Posted 6 years 252 days ago ago by Admin
It’s Sunrise, but the sun is not seen; it only feels like the day is starting. The jungle, humidity, and mosquitos do their work, and walking is almost impossible. The clouds and the bad weather are all around, while the rain hampers visibility. Gunfire is heard in heavy fighting between the Army and the guerrillas they battle. The result is wounded soldiers. Next, helicopters are heard. It seems like we are revisiting the Vietnam War, but instead we are in the Western Hemisphere, covering armed conflict in Colombia.
The combat search and rescue (C-SAR) team of the Ejército Nacional de Colombia (Colombian National Army) is called into the war zone to airlift soldiers that have been wounded while confronting insurgent groups. Flying this particular mission is an UH-60 Black Hawk escorted by a Huey II. The soldiers on the ground say that those flying to the rescue are “God’s crew on Earth.”
The Huey II takes a “hunter position” to provide cover for the UH-60 as it descends into the extraction zone. As the UH-60 lowers, enemy fire commences and its pilot-in-command is injured. The helicopter’s rescue mission now turns into an emergency mission to save its own pilot’s life.
The UH-60’s second-in-command takes control of the helicopter as paramedics give first aid to the pilot. They fly out of the combat zone, escorted by the Huey, which flies between 500 feet to 1,000 feet, waiting for the UH-60 to get out of the emergency situation. The pilot is flown to the nearest hospital in the region of Florencia, and later another C-SAR team goes back to the extraction zone to finish the mission.
Air Assault Aviation Division
These are the daily challenges faced by the División de Aviación Asalto Aéreo del Ejército Nacional de Colombia (Air Assault Aviation Division of the Colombian National Army). Serving under the motto “Glory Over the Horizon,” its men and women attempt to keep order in their country, which has been suffering through conflict since the 1960s when Marxists-Communist groups took up arms, financing their operations from kidnapping ransoms, cattle theft, and drug trafficking.
Aviation in the Colombian National Army has gone through different phases, but a key point was reached over 20 years ago when Army aviators, who entered military service as soldiers, became pilots and mechanics to birth the Air Assault Aviation Division. Major General Javier Enrique Rey-Navas was influential in shaping this division, as was U.S. Army doctrine.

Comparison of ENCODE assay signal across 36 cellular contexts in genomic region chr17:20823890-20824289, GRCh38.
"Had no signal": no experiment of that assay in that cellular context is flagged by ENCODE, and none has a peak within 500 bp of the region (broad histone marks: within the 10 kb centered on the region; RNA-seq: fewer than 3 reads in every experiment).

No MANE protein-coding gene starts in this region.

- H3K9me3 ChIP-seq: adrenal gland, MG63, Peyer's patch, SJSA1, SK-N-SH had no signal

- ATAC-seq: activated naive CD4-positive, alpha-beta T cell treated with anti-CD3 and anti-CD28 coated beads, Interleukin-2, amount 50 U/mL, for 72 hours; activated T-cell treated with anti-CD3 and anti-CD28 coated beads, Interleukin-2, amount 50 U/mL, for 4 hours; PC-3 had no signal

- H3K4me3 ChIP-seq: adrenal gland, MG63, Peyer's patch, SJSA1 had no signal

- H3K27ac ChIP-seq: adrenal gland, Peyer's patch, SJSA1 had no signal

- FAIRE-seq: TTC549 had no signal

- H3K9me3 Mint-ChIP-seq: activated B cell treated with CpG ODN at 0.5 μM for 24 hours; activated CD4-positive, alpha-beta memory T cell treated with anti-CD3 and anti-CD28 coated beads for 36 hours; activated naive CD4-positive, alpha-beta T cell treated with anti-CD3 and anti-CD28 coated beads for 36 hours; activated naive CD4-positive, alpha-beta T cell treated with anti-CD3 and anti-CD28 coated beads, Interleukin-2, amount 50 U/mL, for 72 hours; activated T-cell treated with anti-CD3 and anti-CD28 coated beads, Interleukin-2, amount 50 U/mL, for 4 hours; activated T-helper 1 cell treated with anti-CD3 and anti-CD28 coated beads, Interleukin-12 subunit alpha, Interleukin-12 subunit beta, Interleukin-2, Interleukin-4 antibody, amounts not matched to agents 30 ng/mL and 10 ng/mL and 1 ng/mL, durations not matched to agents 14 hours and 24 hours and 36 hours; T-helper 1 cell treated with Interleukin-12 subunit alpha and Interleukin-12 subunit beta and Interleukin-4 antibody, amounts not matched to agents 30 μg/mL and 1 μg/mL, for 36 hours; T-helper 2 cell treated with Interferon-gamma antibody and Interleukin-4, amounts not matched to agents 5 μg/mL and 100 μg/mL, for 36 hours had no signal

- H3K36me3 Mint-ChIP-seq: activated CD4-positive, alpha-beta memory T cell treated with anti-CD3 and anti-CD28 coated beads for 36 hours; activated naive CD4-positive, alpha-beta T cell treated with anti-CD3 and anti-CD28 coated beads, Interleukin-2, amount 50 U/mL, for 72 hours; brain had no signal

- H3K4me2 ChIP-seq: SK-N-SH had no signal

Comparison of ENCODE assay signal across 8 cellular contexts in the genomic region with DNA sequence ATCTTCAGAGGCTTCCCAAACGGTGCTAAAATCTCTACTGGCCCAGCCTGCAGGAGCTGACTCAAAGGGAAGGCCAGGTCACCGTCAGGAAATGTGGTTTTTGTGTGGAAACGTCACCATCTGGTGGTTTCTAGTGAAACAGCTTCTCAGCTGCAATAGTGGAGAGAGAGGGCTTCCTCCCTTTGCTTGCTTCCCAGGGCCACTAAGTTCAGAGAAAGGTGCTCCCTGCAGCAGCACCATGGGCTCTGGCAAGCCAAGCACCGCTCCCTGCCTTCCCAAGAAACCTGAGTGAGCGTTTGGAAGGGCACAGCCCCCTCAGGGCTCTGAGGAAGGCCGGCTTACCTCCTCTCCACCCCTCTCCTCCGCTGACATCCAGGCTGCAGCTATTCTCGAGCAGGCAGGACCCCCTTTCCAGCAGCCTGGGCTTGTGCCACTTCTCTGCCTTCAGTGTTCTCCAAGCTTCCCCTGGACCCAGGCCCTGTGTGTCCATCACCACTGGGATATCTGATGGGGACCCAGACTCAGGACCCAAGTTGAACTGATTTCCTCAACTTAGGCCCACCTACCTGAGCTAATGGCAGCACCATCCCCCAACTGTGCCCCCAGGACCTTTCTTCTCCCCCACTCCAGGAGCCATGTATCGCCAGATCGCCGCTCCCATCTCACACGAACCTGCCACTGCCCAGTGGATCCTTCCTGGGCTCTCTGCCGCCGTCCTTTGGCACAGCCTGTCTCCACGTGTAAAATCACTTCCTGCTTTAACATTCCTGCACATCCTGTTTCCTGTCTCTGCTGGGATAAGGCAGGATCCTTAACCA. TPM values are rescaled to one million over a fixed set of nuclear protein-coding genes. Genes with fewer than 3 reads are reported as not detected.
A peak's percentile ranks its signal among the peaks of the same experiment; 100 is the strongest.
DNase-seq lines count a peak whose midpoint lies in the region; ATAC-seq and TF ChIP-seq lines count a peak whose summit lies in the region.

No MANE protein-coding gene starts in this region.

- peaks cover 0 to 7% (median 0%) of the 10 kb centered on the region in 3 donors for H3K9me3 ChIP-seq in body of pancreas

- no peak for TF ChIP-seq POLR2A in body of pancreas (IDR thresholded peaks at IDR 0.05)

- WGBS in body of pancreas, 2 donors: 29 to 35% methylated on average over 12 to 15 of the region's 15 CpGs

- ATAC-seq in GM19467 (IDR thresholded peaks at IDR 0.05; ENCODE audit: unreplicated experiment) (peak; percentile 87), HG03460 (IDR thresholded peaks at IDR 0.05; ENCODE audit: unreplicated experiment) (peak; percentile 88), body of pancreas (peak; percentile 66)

The Colombian Army has Mi-17s, UH-60 Black Hawks, and Huey IIs as their main rotorcraft. They work in concert with fixed-wings to transport supplies and soldiers, while also providing humanitarian help and SAR services. The Army consists of eight divisions, and each battalion of mobility and maneuver supports one of these divisions. The ongoing conflict has led them to be one of the best prepared armies in the world for flying C-SAR missions with night vision goggles. They have conducted more than 13,500 medevac missions.
Aviation Brigade 33
Lieutenant Colonel Edilberto Cortés-Moncada, a UH-60 Black Hawk instructor pilot, is the leader of Brigade 33, which is formed by nine tactical units, including eight battalions of mobility and maneuver and one special operations battalion. Combat search and rescue is within the primary responsibilities of the special ops battalion, as is the transportation of special ops troops, and UAV missions.
The primary efforts of Colombia’s C-SAR is to serve their fellow combatants. However, when their expertise is not needed for a downed aircraft, they also provide humanitarian help to the general population.
Battalion 6 Mobility and Maneuver
Battalion 6 Mobility and Maneuver supports the Army’s 6th Division as well as the Fuerza de Tarea Conjunta Omega (Joint Task Force Omega) created as part of the Plan Patriota (Patriot Plan) to reduce the forces of the Fuerzas Armadas Revolucionarias de Colombia-FARC (Revolutionary Armed Forces of Colombia). This battalion is formed by pilots and flight engineers for the Mi-17, and crews and specialists for the UH-60 and UH-1N. Their primary geographical responsibility covers almost 40 percent Colombia’s territory, including the areas of Meta, Caquetá, Guaviare, Putumayo, and Amazonas.
Daily operations in the battalion include a normal military schedule of physical training, aeronautical English classes, updates on current weather conditions, and constant training in operational safety. Operations are managed according to the 6th Division’s flight needs, with detailed briefings before each mission. Their goal: to safely complete tasks and improve the quality of service and support of other Army units.
Lieutenant Colonel Alex Tarazona-Zambrano, UH-60 Black Hawk instructor pilot, is the commander of Battalion 6. He says aviation has given a strategic advantage to the Army to win back terrain from insurgent groups, thus he sees air mobility bringing peace to his beautiful nation. This mobilization capability has helped stop the advance of guerillas, as each battalion of mobility and maneuver has increased the Army’s force and response capacity.
Glory Over the Horizon
Colombia has seen war for many weary years. Finally, peace agreements are progressing between the government and armed groups, but the fight continues against drug smugglers and those who disagree with democratic institutions. Commanders Cortés and Tarazona are men of honor who care for their soldiers as if they are family. They demonstrate that within the aircraft of the Colombian National Army are professionals with admirable qualities. To those they support on the ground, the Army’s aircraft—and those who give them flight—appear as glory coming over the horizon.